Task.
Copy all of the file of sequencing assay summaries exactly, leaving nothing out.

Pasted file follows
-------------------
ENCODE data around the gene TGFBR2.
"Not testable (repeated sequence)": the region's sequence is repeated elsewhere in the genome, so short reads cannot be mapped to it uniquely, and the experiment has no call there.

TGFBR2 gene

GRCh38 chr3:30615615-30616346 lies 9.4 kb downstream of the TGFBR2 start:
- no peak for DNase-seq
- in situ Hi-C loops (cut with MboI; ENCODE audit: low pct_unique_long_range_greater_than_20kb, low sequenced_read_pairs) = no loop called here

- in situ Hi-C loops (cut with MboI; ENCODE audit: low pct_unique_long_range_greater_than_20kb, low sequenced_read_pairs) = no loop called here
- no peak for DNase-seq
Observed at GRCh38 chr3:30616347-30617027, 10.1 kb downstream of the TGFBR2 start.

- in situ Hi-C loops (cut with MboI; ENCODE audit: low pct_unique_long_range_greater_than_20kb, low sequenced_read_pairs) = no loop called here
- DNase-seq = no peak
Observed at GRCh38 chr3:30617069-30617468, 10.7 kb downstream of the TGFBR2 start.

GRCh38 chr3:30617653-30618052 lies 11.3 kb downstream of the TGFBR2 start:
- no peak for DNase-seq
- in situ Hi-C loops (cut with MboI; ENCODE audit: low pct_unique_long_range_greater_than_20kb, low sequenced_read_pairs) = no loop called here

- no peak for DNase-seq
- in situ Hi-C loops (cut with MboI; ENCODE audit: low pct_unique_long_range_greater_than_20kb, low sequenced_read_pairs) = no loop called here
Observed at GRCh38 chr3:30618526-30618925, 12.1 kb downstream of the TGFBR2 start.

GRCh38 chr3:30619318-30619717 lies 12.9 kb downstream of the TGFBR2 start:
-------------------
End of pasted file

ENCODE data around the gene TGFBR2.
"Not testable (repeated sequence)": the region's sequence is repeated elsewhere in the genome, so short reads cannot be mapped to it uniquely, and the experiment has no call there.

TGFBR2 gene

GRCh38 chr3:30615615-30616346 lies 9.4 kb downstream of the TGFBR2 start:
- no peak for DNase-seq
- in situ Hi-C loops (cut with MboI; ENCODE audit: low pct_unique_long_range_greater_than_20kb, low sequenced_read_pairs) = no loop called here

- in situ Hi-C loops (cut with MboI; ENCODE audit: low pct_unique_long_range_greater_than_20kb, low sequenced_read_pairs) = no loop called here
- no peak for DNase-seq
Observed at GRCh38 chr3:30616347-30617027, 10.1 kb downstream of the TGFBR2 start.

- in situ Hi-C loops (cut with MboI; ENCODE audit: low pct_unique_long_range_greater_than_20kb, low sequenced_read_pairs) = no loop called here
- DNase-seq = no peak
Observed at GRCh38 chr3:30617069-30617468, 10.7 kb downstream of the TGFBR2 start.

GRCh38 chr3:30617653-30618052 lies 11.3 kb downstream of the TGFBR2 start:
- no peak for DNase-seq
- in situ Hi-C loops (cut with MboI; ENCODE audit: low pct_unique_long_range_greater_than_20kb, low sequenced_read_pairs) = no loop called here

- no peak for DNase-seq
- in situ Hi-C loops (cut with MboI; ENCODE audit: low pct_unique_long_range_greater_than_20kb, low sequenced_read_pairs) = no loop called here
Observed at GRCh38 chr3:30618526-30618925, 12.1 kb downstream of the TGFBR2 start.

GRCh38 chr3:30619318-30619717 lies 12.9 kb downstream of the TGFBR2 start: